My basement was kind of a disaster. Boxes haphazardly strewn about. Tools and equipment that had not been organized in the last 18 months, despite the best of intentions. Kids toys that had been played with and discarded. A pile of things to take to the landfill. So after months of trying not to notice the mess, I picked up and organized the basement. Now I have a tidy basement.
But if I just focus on the result that now I have a clean and well-organized basement, I will turn around in a few months to discover it has devolved to its chaotic state again. Because I just have a tidy basement in this moment. I haven’t put the processes in place to be the kind of guy who keeps his basement in good shape. It is the processes and systems themselves, rather than outcomes they deliver, that should receive our attention.
In a radio interview on The Paul Finebaum Show on May 28, Nick Saban was talking about his players’ mindsets following individual and team success: “I think at some point in time or when you start thinking about outcomes … outcomes can be a distraction. Whether you want to win awards for yourself or you just want to win a championship for your team. And I don’t think there’s anything wrong with either one of those things, but when you start focusing on outcomes, it’s sort of a distraction, because you really need to focus on what you need to do to get the outcome.”[This article is an excerpt from my book, Level Up Your Law Practice: The Ultimate Guide to Being a Successful Lawyer.]
Don’t be misled by focusing on results
Focusing on the results instead of the processes can be misleading. You can manufacturer a good result, or have the good fortune to luck into a positive outcome, but if you don’t install the systems and habits which allow for consistency, no particular outcome will be indicative of the true state of affairs.
What are your processes for handling clients? For managing cases? For attending to your practice? Put systems in place to ensure that you are being consistent month after month. This consistency will enable you to audit your processes to see if there are any gaps or if you need to tinker with something.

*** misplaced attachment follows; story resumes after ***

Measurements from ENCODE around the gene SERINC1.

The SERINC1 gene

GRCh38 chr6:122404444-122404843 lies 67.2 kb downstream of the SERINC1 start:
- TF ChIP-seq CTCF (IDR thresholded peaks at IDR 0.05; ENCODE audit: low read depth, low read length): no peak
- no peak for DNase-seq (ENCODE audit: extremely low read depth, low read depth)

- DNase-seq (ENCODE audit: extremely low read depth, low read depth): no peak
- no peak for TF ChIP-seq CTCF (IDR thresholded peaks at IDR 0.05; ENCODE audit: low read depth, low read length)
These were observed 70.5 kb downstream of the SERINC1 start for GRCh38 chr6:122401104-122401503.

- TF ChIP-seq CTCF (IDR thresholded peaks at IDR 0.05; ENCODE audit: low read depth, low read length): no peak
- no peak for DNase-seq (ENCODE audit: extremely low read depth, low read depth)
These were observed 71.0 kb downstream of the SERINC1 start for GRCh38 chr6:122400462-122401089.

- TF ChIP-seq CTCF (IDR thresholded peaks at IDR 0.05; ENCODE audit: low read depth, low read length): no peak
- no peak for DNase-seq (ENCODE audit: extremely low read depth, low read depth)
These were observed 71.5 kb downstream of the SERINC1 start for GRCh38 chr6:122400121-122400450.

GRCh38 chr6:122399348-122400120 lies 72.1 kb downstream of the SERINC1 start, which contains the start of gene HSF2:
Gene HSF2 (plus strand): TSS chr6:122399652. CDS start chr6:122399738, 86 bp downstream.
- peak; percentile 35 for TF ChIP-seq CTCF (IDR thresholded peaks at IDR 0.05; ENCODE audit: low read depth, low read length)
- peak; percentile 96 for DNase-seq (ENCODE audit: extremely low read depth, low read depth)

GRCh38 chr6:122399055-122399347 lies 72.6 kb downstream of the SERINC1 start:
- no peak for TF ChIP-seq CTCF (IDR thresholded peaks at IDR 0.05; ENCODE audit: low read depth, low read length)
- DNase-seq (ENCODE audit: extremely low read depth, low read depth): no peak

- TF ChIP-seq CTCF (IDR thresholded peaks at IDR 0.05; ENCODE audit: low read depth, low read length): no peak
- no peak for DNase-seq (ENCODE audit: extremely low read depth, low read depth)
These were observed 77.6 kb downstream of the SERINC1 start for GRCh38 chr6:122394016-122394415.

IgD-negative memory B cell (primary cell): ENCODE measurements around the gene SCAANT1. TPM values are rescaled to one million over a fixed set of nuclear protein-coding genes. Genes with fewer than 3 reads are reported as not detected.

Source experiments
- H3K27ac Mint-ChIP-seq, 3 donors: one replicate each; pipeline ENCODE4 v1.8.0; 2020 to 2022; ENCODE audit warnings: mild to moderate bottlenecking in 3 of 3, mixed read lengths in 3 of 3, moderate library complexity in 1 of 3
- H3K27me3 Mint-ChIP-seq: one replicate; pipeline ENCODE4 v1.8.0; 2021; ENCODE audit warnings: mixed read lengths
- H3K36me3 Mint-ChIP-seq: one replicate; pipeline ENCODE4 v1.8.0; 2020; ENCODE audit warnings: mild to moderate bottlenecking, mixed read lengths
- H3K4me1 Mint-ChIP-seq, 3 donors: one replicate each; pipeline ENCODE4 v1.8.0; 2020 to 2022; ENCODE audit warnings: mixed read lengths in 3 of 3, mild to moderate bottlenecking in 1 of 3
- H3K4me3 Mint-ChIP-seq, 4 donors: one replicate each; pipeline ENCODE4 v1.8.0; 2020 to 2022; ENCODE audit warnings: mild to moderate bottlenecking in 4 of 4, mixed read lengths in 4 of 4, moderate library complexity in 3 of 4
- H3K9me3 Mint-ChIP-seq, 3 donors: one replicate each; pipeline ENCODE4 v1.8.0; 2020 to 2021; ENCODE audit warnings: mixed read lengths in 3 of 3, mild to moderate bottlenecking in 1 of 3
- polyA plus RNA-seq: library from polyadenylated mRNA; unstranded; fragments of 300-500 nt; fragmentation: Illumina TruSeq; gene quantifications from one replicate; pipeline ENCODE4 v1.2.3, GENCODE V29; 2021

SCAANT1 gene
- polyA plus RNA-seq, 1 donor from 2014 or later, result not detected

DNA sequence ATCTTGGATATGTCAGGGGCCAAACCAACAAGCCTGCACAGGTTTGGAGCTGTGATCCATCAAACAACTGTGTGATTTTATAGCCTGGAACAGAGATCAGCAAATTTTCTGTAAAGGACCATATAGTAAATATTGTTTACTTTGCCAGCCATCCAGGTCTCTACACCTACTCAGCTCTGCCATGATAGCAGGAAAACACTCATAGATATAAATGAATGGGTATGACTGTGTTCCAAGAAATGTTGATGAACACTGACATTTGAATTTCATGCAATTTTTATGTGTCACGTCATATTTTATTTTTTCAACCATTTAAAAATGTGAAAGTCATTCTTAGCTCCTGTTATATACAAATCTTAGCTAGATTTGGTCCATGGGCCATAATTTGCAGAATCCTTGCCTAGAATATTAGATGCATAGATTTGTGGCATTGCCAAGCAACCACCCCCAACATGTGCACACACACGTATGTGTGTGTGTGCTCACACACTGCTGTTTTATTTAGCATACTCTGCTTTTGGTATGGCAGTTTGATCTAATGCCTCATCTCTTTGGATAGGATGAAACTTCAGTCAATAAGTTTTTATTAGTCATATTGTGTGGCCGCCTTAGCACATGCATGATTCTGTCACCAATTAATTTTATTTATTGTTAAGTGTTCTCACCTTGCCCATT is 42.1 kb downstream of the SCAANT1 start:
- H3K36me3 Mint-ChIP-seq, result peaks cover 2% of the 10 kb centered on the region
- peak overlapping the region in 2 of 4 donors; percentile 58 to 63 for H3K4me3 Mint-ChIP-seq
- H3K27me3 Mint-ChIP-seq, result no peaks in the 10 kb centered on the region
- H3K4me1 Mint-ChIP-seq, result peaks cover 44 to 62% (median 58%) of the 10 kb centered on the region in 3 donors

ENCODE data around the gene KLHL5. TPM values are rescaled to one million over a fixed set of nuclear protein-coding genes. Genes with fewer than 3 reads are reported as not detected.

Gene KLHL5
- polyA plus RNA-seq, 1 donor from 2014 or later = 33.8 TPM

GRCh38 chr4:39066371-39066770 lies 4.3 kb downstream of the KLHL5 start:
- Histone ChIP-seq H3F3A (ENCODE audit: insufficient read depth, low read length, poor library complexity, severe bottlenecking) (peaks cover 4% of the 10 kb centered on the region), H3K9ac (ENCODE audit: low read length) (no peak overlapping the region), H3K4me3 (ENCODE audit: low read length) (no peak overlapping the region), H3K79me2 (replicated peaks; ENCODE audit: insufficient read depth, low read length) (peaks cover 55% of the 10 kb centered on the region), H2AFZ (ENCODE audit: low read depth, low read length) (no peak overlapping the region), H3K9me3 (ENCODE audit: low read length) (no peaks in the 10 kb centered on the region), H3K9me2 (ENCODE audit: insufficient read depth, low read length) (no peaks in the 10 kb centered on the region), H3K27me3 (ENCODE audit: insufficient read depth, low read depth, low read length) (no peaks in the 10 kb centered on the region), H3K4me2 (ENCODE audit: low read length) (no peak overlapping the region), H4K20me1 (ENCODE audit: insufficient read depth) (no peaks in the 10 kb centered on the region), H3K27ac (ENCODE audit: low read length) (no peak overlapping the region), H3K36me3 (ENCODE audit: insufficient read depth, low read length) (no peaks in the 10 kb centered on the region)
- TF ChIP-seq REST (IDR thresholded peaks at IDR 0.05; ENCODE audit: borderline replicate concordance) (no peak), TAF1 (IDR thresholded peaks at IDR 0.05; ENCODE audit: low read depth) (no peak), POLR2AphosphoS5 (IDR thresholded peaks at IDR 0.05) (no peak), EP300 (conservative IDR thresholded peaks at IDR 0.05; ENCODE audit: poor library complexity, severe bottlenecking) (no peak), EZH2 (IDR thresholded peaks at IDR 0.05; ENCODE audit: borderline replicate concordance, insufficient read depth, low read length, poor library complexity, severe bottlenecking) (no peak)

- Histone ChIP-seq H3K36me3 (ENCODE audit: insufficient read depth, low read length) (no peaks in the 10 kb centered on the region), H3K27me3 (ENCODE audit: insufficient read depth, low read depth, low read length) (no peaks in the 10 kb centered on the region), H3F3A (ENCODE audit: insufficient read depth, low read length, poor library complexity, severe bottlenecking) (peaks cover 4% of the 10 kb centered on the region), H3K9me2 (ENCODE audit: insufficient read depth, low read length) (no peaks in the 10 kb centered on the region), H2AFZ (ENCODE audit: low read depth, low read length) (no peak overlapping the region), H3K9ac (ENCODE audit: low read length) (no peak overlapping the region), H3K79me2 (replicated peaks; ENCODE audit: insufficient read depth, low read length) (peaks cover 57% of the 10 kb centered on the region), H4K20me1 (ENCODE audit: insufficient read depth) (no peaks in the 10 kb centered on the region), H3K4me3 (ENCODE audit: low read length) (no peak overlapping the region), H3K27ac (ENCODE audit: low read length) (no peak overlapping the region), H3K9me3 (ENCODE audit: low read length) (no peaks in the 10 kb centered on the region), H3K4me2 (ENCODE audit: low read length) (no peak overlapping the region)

By now, you know that I love a good spreadsheet. Spreadsheets are how I keep myself organized and stay on top of my caseload. And when I go a few weeks (or dare I admit, months) without updating the spreadsheets that reflect the status of my cases or upcoming trial settings, I feel disorganized and a little fraught that something may fall through the cracks. The other problem with failing to keep up with my processes (aside from increased anxiety levels) is the amount of time it takes to catch up. It is far easier and more efficient to keep up rather than catch up. Once your processes are in place, implement them. Otherwise, they’re not your processes; they’re just a way that you spent a few hours organizing some information that one time.
Processes drive consistency
If you want to sustain a successful practice that spans decades, you need consistent results. Nothing can deliver consistent results like maintaining the processes that got you there in the first place. In discussing the upcoming season in August 2018, New England Patriots head coach Bill Belichick reportedly said, “We’ve just got to keep stringing days together. Take advantage of our opportunities to go out there and improve and trust the process.” (link)
That’s what you and I have to do — string days together in which we are implementing the processes we’ve put in place and evaluating them for the possibility of improvement. Former general manager of the Philadelphia 76ers said this on his first day on the job in 2013, “We talk a lot about process—not outcome—and trying to consistently take all the best information you can and consistently make good decisions. Sometimes they work and sometimes they don’t, but you reevaluate them all.” Six years later, although he’s no longer with the team, the processes he put in place have put the 76ers on the cusp of great success.
Marketing, caseload management, meeting your billable goals — regardless of what area of your practice you consider, there are systems you can develop to help you deliver consistent results over time. No individual result will be indicative of whether your systems are working. Only a long-term vision and observation of your results provide you with the information to assess whether your processes are effective or need revision.
But if you don’t have processes and you’re just flitting from one trendy method of doing things to another, you can never expect consistency. You won’t know what is or is not working, because you will not have given yourself the opportunity to have enough information to evaluate the source of your successes or failures before moving on to the next thing.
What can you do on a daily basis to give yourself the greatest likelihood of success? (1) Put processes in place to manage your cases and practice. Spreadsheets work really well for me, but you have to do what works for you. (2) Be consistent in implementing and working with your processes. (3) After time, monitor your results (whether that’s how a case ultimately resolved or just that you’re regularly getting discovery in/out in a timely fashion) to evaluate whether your processes are working for you. (4) Modify your processes as needed. (5) Persist. Being process oriented, rather than results driven, will result in consistent outcomes over time.
Photo by Keith Allison.